Startup creates electrifying finance for India’s tuk-tuks
Three Wheels United is using analytics and fintech to help drivers financing electric tuk-tuks, supporting green transport and small businesses
Last mile transport is an issue for many cities, and while many cities have established options, such as tuk-tuks or motor trikes, many of these vehicles are still petrol-driven, adding to urban pollution.
Startup Three Wheels United is aiming to address this issue, with a solution to encourage electrification of last mile transport, while at the same time providing business opportunities for people in the global south.
The company has launched in India, where the three-wheeled tuk-tuk is a common last mile option. TWU’s model makes it easier for drivers to buy their own electric tuk-tuks through - greening the last mile, while also supporting small businesses, and in turn helping them pay back loans and build better long term prospects.
Company CEO Cedrick Tandong explained that TWU makes loans to purchase of electric tuk-tuks, usually of $2,000-$3,000. Use of new fintech capabilities is where TWU stands out from similar schemes however – with a mix of telematics providing data from the tuk-tuks, and mobile apps keeping TWU in touch with their drivers and agents.
“This holistic loan management system uses behavioural data and telematics data, driven by AI and ML to allow us to make smart decisions, while maintaining the critical human elements required in lending to this clientele. Our technology is a modular system with mobile applications for our collection agents and for our clients as well as a AI/ML engine and back-end loan management system,” Tandong said.
In order to ensure loan repayment, one of these modules is focused on supporting the drivers to generate more income.
“To improve client income, we provide them with heatmaps, client data, and optimized routing and we connect them to alternative revenue streams such as ride hailing and advertisements. We use the data from the vehicles’ telematics and battery monitoring system to encourage behaviour that improves the profitability of the vehicle. This includes pushing notifications to drive in the optimal speed range and to charge the battery in a certain manner that improves the vehicle's life,” he said.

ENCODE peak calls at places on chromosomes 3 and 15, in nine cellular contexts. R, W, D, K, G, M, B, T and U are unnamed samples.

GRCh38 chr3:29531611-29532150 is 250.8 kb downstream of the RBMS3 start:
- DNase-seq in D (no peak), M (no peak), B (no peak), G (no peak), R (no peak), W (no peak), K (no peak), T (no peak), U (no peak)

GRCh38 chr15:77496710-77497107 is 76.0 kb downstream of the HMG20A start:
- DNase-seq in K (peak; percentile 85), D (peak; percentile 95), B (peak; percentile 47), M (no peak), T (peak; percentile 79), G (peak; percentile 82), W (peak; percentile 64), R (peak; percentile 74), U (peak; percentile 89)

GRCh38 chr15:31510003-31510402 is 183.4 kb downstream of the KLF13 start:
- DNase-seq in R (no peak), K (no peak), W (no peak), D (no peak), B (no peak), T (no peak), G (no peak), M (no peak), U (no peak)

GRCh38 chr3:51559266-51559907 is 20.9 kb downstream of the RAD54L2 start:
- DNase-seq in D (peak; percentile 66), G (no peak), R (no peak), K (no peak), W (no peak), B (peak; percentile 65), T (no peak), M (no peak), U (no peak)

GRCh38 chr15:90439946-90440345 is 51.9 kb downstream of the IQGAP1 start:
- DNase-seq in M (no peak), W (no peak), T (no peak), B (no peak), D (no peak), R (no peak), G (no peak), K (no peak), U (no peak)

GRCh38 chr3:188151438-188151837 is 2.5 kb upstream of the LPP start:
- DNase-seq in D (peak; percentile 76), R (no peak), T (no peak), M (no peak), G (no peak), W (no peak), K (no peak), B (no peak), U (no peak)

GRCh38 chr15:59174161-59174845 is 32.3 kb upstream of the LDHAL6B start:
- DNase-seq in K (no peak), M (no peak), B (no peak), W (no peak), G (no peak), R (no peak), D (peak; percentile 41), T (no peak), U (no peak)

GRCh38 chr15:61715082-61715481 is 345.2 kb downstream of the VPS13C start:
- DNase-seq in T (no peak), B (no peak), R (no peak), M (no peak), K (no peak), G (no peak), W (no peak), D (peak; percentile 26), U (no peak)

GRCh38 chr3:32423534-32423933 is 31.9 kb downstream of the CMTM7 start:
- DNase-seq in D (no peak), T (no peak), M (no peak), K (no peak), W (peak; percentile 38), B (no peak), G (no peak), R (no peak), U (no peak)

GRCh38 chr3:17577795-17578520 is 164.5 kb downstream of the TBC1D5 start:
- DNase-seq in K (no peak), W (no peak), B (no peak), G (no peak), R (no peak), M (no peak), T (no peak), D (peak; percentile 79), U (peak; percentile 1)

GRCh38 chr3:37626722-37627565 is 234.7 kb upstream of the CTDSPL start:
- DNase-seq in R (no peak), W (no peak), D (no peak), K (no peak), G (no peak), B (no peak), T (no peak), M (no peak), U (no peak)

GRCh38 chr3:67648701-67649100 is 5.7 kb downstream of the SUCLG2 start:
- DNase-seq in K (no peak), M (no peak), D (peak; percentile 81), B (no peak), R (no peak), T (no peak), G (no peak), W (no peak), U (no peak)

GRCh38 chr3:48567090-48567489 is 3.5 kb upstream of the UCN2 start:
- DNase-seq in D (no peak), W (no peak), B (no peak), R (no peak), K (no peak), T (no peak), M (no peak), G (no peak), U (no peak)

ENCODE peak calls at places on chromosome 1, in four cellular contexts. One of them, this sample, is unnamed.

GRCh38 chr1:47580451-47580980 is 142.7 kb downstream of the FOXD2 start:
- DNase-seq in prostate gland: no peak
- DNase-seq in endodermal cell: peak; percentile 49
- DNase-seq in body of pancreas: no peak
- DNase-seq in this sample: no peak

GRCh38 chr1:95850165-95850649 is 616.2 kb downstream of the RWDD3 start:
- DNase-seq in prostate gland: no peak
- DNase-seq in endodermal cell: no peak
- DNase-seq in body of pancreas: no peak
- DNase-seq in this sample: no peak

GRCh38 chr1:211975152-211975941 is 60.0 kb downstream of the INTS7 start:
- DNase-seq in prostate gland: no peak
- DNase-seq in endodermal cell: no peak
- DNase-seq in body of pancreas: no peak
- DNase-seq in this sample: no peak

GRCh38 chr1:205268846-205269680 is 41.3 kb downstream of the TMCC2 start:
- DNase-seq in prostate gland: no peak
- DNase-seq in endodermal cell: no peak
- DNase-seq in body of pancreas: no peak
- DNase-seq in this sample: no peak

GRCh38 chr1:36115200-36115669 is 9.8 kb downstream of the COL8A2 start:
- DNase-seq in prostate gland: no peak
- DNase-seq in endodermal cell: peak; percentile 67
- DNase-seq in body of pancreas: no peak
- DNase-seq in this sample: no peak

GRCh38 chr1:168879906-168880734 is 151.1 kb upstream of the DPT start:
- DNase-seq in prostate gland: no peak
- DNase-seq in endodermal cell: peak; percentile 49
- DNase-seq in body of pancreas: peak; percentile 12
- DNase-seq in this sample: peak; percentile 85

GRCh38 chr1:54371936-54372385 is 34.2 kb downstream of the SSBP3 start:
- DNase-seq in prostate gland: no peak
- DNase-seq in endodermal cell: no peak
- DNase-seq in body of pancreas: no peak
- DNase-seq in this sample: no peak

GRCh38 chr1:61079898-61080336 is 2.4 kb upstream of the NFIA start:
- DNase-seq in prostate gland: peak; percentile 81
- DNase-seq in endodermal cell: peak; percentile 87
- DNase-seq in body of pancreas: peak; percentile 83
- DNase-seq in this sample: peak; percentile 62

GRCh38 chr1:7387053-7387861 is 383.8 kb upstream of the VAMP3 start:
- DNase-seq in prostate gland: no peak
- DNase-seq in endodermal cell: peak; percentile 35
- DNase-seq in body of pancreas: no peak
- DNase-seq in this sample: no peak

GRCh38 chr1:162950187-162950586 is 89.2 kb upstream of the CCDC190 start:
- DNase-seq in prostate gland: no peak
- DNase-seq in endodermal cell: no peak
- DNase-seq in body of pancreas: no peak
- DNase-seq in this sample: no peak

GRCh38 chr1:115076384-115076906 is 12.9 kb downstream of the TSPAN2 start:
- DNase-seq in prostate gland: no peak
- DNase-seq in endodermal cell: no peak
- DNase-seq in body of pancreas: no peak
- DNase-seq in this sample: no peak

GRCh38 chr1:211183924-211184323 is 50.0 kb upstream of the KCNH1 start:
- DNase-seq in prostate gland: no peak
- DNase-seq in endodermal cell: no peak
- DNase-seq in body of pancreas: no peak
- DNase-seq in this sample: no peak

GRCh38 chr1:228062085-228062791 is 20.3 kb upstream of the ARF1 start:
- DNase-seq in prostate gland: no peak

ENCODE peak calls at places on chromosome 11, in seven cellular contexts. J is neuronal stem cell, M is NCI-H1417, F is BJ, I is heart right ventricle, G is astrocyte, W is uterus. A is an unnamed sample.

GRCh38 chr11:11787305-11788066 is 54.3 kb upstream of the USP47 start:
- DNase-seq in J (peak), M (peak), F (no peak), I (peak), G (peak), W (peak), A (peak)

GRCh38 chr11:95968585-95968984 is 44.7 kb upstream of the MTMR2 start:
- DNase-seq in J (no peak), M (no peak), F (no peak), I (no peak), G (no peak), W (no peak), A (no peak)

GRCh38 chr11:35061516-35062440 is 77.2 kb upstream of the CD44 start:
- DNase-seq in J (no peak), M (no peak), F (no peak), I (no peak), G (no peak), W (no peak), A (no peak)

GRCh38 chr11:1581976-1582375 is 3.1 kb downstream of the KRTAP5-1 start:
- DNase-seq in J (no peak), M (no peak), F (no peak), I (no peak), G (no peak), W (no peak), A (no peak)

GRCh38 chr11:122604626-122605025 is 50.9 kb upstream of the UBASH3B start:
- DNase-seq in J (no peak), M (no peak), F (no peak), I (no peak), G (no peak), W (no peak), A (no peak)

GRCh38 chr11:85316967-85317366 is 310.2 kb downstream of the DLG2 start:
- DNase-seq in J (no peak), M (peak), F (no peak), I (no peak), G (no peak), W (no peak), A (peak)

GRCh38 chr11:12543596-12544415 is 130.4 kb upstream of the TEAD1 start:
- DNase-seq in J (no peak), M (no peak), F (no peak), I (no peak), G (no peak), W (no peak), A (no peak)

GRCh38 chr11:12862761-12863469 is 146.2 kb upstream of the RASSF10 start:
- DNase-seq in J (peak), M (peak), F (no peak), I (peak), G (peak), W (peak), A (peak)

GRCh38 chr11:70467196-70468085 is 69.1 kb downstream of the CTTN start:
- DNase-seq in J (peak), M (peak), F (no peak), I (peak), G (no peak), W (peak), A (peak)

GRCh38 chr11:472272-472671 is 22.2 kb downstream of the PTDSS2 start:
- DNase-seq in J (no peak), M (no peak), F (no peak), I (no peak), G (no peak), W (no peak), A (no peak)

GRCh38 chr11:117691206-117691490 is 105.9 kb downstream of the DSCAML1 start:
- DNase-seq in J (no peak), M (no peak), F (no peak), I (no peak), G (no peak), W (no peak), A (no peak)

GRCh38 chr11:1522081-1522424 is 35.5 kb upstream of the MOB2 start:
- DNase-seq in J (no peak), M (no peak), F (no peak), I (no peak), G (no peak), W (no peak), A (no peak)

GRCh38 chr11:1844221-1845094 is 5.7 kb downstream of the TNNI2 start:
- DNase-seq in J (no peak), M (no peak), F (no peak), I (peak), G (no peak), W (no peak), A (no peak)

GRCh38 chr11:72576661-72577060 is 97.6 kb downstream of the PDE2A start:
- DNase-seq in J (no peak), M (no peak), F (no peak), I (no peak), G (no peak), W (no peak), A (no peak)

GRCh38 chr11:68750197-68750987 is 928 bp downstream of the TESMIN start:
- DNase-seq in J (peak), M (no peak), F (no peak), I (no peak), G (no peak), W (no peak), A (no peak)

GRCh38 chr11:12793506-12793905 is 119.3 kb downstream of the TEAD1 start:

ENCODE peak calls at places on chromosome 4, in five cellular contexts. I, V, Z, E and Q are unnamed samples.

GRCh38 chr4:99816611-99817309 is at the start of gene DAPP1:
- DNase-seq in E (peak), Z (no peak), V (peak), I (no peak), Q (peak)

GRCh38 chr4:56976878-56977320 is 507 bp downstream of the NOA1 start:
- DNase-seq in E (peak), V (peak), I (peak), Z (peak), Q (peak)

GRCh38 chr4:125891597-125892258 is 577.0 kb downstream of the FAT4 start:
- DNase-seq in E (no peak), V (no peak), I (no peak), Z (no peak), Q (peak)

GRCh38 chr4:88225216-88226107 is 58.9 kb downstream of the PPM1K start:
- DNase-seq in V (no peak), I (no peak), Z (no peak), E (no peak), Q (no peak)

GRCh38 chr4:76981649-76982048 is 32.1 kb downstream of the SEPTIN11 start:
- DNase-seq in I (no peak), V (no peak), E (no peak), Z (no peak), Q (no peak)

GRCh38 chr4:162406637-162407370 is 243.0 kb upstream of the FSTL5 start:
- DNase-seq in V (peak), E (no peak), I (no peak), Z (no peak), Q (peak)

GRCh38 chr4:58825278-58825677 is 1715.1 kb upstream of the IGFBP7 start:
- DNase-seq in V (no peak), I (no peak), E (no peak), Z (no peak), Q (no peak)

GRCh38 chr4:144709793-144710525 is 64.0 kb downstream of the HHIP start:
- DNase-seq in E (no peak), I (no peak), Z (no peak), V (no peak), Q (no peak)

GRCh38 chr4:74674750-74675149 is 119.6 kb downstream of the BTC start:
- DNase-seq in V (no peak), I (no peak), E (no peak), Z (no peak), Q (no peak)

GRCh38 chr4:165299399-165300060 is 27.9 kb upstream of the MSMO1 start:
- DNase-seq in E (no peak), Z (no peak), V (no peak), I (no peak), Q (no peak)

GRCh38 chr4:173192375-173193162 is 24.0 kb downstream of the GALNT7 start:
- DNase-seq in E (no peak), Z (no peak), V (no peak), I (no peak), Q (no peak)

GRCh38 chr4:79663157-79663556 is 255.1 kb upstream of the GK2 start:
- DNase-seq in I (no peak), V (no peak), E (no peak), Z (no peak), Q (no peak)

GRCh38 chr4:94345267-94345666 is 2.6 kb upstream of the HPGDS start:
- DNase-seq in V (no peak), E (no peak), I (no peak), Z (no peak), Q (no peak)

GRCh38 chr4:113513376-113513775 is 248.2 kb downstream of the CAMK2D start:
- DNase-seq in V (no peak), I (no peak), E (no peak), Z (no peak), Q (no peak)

At the same time, the drivers are encouraged to pay back their loans, using proven microfinance principles such as peer pressure, nudges and social competitions, Tandong added, while behavioural data collected from drivers allows agents to prioritise those that need most support. This smart approach means an agent who would normally handle 30 loans is able to manage 100 or more, and TWU has a loan default rate of less than 1%, compared to 30% in the market.
With over 2,400 vehicles financed, TWU estimates it has eliminated 26,400 tonnes of CO2 emissions, and generated an extra $86m in income for its ecosystem.
To increase penetration of electric transport, TWU is working with metro operators in Indian cities to install low-cost or free charging points for tuk-tuks, to provide a sustainable last mile solution for the metro, improve the drivers’ profitability and ease public transport travel for passengers.
TWU has been recognized by the Climate Policy Initiative and it’s partners of global banks and DFIs for being one of the world’s most innovative models for climate finance in the global south, Tandong added.
The company recently participated in the Techstars Dubai Accelerator, Tandong added.
“The Techstars Accelerator helped us shift our attention globally and be able to grasp the full potential of our solution,” he said. “We plan to license this technology to other financiers while also offering them debt funding for them to finance income generating electric vehicles in other countries in the global south.”